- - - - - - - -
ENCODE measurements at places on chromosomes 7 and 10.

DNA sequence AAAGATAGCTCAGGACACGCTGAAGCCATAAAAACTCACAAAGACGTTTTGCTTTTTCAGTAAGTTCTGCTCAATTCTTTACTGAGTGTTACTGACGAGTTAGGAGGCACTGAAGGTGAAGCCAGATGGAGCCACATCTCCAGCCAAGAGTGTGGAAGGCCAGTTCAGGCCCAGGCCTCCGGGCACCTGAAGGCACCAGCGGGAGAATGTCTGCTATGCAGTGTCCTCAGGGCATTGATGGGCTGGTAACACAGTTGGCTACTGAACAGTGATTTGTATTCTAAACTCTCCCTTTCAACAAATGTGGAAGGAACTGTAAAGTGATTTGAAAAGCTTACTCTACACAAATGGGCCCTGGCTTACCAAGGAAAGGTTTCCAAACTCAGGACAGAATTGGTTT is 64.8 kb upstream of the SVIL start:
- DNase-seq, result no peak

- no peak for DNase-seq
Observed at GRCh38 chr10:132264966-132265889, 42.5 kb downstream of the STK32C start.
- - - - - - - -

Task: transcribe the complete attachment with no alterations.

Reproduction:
ENCODE measurements at places on chromosomes 7 and 10.

DNA sequence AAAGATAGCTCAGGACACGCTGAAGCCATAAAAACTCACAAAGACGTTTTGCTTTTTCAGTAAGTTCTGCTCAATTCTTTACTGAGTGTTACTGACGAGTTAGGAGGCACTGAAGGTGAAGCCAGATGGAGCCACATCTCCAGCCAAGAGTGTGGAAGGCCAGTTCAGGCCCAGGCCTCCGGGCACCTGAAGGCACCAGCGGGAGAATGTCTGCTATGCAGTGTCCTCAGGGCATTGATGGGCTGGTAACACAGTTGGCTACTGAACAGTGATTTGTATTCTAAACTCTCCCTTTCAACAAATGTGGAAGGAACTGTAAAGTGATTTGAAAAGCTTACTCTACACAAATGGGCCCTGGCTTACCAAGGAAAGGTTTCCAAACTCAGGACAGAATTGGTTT is 64.8 kb upstream of the SVIL start:
- DNase-seq, result no peak

- no peak for DNase-seq
Observed at GRCh38 chr10:132264966-132265889, 42.5 kb downstream of the STK32C start.